Matching Items (4)

Diabetes Self-Management Education Through Technology

Description

The purpose of this project was to evaluate the utilization of a smartphone application for diabetes self-management education (DSME) into a family practice office. Cochrane review of technological options for

The purpose of this project was to evaluate the utilization of a smartphone application for diabetes self-management education (DSME) into a family practice office. Cochrane review of technological options for DSME identified the smartphone as the most effective option. All patients with diabetes presenting in a family practice office for appointments with the clinical pharmacist or the physician were asked if they would participate in the project if they met the inclusion criteria including the diagnosis of diabetes, owning a smart-phone, and over 18 years old. Exclusion criteria were pregnancy, end-stage kidney disease, or use of an insulin pump.

The goal was to enroll at least 10 patients and have them utilize the smartphone application Care4life for education and blood glucose tracking. HbA1c, heart rate, blood pressure, weight, and body mass index were collected at the initiation of the trial in addition to a demographic survey. A survey was obtained at the end of the trial. Ten patients were enrolled in the project; 50% women. One patient discontinued participation after enrollment. Six patients returned their surveys.

The feedback was primarily positive with individuals liking the text messaging reminders and ability to track their matrix (blood pressure, blood glucose, weight, medication adherence, exercise). Continued utilization of the smartphone application within the practice is likely for those patients who enjoy the technology as a reminder. Further opportunities for implementation would be in a hospital setting where patients face a delay post discharge for an appointment with a diabetes educator. Additionally, due to the complexity of the disease this application could be used to educate caregivers.

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Created

Date Created
  • 2017-05-05

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Improving the Care Transition to Outpatient Aftercare Services Following Addiction Treatment

Description

The chronic nature of substance use disorder requires continuity of care after residential treatment. Only a small proportion of patients, however, adhere to aftercare follow-up plans and the relapse rates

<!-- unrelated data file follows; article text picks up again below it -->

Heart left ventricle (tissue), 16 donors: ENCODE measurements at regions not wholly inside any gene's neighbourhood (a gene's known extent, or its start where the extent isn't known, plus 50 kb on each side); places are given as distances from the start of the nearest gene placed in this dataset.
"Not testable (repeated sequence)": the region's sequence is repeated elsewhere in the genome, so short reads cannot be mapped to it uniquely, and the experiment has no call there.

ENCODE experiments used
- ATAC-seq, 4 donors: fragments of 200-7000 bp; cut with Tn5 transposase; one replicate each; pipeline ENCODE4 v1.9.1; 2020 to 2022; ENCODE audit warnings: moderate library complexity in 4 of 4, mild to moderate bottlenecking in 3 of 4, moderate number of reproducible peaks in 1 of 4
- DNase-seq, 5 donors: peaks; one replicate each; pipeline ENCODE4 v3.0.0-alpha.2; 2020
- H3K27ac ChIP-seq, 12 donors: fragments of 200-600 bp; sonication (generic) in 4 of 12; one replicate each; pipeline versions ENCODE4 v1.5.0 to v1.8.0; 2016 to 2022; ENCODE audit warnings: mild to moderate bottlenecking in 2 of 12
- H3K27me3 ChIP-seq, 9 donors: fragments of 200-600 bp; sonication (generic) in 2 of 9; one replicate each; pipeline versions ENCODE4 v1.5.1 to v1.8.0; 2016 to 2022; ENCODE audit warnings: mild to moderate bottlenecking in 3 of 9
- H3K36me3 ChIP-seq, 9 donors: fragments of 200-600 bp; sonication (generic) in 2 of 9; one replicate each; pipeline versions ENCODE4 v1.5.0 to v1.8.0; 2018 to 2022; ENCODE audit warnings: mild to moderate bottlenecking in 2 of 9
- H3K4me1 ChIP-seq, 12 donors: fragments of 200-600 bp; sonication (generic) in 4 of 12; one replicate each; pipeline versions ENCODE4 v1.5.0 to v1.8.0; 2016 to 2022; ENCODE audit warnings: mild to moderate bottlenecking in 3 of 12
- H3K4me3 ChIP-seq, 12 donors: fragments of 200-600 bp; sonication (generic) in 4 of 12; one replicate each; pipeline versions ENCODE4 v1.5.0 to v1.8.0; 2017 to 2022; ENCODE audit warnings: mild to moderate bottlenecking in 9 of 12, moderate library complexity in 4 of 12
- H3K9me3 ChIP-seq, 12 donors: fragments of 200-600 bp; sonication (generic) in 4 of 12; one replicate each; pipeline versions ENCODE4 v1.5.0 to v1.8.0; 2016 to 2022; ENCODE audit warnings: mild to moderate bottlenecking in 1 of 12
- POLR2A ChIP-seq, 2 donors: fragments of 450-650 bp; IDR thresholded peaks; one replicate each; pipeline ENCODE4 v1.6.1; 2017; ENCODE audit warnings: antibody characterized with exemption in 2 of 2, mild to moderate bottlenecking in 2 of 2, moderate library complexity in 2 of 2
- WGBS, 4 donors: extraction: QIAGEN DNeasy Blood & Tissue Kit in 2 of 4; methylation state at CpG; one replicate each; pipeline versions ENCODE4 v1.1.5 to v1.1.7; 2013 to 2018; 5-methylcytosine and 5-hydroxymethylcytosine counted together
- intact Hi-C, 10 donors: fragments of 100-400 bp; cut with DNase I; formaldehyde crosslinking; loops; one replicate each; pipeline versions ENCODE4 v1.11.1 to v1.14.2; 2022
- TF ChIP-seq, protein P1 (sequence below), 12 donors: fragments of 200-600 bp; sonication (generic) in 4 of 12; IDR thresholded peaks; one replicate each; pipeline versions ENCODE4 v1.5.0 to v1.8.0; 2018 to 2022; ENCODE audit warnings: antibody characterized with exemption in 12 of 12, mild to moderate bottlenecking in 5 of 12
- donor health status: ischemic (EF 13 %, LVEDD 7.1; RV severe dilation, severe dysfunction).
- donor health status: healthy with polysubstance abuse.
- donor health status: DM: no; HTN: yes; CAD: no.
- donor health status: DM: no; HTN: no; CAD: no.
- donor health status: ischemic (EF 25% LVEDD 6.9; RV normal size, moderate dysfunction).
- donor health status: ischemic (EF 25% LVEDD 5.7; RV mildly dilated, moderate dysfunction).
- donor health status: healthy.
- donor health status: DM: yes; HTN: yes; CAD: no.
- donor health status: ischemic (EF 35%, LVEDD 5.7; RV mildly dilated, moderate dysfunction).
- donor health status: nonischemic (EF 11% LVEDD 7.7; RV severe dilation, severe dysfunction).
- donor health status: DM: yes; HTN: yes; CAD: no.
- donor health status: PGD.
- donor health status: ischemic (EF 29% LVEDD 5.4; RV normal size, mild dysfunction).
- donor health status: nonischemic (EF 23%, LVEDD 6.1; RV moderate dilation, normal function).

The chronic nature of substance use disorder requires continuity of care after residential treatment. Only a small proportion of patients, however, adhere to aftercare follow-up plans and the relapse rates remain between 40- 80% within a year post-discharge. Synthesis of evidence showed that facilitated referral (FR) significantly increased follow- up adherence and resulted to positive outcomes. The study aimed to examine the effectiveness of FR in improving access, follow-up adherence and engagement to aftercare services, and relapse rate after a month post- discharge.

After the Institutional Review Board approval, 30 participants were recruited in two residential treatment facilities. Questionnaires, the Assessment of Warning Signs of Relapse and Health leads surveys were utilized to collect data. Data were analyzed using descriptive statistics, McNemar, and Wilcoxon signed rank tests. Results showed that FR significantly increased access to many community aftercare services (p<.05). A significant reduction in relapse risk post-intervention was also noted (Z= -3.180, p= .001). Additionally, most participants discharged with scheduled appointments followed-up and had continued engagement with aftercare services. Eight participants maintained sobriety and 18 were lost to follow-up a month post-discharge, while four relapsed in the facility.

Overall, FR increased access to needed aftercare services and significantly decreased the relapse percentage risk post-discharge. FR is a promising intervention that can be implemented for practice. Future research is recommended to further examine the correlation with follow-up adherence and continuous engagement to aftercare services, and relapse rate at 30 days after discharge.

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Created

Date Created
  • 2018-04-29

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Interprofessional Collaboration in Management of Type 2 Diabetes with Attention to Social Determinants of Health

Description

Interprofessional collaboration (IP) is an approach used by healthcare organizations to improve the quality of care. Studies examining effects of IP with patients with type 2 diabetes mellitus (T2DM) have